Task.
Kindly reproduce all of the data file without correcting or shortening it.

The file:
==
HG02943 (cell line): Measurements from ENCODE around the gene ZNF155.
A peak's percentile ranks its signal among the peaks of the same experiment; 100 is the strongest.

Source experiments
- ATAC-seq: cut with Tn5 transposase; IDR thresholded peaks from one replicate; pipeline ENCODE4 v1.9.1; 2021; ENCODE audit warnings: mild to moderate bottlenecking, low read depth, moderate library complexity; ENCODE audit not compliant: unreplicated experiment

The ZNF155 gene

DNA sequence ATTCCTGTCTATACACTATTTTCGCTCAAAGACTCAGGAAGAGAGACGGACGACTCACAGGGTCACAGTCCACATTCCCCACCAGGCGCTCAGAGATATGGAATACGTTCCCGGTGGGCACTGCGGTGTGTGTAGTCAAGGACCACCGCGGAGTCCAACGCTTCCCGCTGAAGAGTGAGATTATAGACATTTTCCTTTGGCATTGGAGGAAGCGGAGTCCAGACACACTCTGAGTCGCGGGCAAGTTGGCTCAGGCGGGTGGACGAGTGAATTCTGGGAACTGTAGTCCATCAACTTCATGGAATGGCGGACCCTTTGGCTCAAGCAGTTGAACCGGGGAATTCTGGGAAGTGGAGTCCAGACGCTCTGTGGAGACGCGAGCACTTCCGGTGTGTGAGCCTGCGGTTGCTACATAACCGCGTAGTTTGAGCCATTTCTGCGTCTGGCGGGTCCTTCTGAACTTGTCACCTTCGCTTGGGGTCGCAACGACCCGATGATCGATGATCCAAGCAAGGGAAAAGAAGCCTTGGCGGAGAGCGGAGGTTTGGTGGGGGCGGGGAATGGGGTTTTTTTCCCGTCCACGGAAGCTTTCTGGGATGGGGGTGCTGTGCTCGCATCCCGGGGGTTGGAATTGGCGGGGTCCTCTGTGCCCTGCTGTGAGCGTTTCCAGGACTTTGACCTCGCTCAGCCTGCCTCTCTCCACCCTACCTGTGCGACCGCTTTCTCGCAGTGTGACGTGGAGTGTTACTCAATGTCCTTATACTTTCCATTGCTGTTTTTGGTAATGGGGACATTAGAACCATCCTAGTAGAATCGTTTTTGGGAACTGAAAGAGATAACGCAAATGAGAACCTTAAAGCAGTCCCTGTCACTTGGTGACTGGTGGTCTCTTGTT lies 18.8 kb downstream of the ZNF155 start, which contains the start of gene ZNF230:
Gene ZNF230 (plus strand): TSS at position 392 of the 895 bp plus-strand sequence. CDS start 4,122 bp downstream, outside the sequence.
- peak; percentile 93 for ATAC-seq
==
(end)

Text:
HG02943 (cell line): Measurements from ENCODE around the gene ZNF155.
A peak's percentile ranks its signal among the peaks of the same experiment; 100 is the strongest.

Source experiments
- ATAC-seq: cut with Tn5 transposase; IDR thresholded peaks from one replicate; pipeline ENCODE4 v1.9.1; 2021; ENCODE audit warnings: mild to moderate bottlenecking, low read depth, moderate library complexity; ENCODE audit not compliant: unreplicated experiment

The ZNF155 gene

DNA sequence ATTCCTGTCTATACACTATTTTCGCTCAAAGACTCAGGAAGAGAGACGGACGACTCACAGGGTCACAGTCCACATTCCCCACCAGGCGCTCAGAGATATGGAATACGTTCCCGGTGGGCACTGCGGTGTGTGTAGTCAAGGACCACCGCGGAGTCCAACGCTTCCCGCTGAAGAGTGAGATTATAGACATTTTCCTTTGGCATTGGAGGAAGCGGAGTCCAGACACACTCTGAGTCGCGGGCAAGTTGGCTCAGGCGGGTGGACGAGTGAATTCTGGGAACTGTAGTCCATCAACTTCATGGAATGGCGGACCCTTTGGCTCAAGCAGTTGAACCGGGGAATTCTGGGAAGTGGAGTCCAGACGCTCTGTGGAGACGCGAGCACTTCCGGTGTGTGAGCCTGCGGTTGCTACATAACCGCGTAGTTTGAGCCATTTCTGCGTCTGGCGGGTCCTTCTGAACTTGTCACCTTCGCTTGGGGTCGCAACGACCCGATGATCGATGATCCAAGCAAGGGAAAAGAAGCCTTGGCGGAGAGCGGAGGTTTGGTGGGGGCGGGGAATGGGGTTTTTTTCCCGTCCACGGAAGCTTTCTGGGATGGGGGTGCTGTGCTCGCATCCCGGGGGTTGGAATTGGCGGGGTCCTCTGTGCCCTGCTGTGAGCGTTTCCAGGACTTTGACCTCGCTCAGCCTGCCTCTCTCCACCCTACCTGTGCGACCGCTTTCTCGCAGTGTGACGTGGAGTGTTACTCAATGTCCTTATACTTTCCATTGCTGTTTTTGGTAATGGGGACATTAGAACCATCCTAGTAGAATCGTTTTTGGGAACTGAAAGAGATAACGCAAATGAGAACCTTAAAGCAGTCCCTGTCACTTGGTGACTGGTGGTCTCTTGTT lies 18.8 kb downstream of the ZNF155 start, which contains the start of gene ZNF230:
Gene ZNF230 (plus strand): TSS at position 392 of the 895 bp plus-strand sequence. CDS start 4,122 bp downstream, outside the sequence.
- peak; percentile 93 for ATAC-seq